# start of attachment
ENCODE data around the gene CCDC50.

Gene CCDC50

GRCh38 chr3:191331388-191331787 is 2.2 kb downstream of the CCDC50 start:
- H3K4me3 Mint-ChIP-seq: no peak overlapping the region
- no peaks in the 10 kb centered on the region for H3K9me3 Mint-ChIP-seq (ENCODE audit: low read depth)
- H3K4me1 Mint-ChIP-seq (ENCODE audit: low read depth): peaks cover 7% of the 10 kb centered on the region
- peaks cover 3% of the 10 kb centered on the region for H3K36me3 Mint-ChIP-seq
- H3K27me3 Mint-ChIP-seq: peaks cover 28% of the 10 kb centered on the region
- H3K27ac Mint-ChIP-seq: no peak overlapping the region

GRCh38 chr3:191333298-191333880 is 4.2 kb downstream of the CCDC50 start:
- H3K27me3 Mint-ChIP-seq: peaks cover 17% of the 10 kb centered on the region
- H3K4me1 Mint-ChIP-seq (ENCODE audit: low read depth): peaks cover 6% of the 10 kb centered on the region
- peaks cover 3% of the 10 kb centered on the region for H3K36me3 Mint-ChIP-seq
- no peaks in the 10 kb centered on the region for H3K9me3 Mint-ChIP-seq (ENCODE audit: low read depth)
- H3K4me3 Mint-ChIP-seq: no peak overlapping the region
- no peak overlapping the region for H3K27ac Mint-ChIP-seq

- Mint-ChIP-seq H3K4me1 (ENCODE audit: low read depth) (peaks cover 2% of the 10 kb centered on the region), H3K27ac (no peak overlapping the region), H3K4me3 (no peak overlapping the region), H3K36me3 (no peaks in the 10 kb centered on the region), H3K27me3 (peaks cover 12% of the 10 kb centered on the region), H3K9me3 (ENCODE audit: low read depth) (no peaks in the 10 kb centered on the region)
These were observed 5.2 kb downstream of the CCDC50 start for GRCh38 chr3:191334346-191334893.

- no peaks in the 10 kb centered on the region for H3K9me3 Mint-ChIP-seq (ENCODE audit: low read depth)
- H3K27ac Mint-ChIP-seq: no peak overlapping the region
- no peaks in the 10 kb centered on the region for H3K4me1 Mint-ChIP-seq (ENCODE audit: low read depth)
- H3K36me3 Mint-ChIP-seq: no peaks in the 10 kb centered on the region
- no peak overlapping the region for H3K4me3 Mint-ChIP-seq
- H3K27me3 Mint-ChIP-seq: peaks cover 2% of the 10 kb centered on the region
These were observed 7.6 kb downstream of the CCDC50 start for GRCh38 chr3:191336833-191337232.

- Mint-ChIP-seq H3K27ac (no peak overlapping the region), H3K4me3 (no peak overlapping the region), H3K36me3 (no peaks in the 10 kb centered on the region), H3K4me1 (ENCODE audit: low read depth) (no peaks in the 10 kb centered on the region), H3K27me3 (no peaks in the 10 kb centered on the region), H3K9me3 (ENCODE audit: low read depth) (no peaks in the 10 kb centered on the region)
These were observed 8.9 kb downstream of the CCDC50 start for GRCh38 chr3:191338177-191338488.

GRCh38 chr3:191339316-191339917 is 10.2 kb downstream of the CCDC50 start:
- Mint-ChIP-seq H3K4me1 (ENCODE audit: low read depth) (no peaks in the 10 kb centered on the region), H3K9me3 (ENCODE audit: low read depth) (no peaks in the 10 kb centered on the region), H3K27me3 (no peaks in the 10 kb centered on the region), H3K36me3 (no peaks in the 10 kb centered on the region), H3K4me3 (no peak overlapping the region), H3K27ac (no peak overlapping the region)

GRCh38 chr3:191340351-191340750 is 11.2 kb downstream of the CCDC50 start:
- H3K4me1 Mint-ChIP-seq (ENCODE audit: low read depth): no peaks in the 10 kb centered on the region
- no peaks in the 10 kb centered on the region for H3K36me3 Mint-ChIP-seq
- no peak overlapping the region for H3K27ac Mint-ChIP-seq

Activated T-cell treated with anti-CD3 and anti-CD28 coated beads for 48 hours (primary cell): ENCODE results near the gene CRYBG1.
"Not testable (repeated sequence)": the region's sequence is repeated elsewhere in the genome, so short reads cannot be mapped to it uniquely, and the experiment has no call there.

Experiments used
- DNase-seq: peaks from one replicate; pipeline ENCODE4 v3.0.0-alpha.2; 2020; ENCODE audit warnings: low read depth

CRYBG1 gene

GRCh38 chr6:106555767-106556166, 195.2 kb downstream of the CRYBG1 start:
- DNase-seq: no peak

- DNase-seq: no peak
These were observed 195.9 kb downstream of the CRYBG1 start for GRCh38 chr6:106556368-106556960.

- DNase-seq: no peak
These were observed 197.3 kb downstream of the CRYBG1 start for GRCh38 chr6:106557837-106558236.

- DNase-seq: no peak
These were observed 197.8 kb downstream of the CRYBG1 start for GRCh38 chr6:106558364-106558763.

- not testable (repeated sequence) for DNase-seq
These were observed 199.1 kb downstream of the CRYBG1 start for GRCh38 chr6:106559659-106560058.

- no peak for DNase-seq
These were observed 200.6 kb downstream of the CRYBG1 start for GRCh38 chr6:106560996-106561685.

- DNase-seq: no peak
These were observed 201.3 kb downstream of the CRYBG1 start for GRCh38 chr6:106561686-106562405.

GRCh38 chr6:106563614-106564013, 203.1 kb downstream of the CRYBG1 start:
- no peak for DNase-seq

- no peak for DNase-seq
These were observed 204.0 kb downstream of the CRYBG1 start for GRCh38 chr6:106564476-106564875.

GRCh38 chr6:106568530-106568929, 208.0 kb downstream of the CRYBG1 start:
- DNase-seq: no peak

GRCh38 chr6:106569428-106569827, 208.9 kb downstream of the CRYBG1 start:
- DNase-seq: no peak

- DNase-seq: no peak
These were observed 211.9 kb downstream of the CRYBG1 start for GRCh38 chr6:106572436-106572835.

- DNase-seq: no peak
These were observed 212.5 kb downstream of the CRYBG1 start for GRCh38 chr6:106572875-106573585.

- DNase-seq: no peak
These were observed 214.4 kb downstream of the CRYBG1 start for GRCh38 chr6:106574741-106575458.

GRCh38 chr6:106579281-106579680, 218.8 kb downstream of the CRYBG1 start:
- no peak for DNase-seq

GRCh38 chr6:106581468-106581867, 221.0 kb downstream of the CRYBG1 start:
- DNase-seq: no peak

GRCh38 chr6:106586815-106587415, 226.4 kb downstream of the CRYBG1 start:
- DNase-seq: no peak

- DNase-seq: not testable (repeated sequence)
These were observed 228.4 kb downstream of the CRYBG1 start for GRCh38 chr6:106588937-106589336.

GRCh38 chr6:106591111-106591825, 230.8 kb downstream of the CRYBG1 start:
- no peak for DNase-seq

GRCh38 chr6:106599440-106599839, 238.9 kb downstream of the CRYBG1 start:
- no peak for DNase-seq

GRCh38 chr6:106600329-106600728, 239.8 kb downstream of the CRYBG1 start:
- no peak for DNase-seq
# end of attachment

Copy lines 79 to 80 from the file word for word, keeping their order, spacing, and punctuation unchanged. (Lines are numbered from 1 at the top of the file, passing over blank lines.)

GRCh38 chr6:106600329-106600728, 239.8 kb downstream of the CRYBG1 start:
- no peak for DNase-seq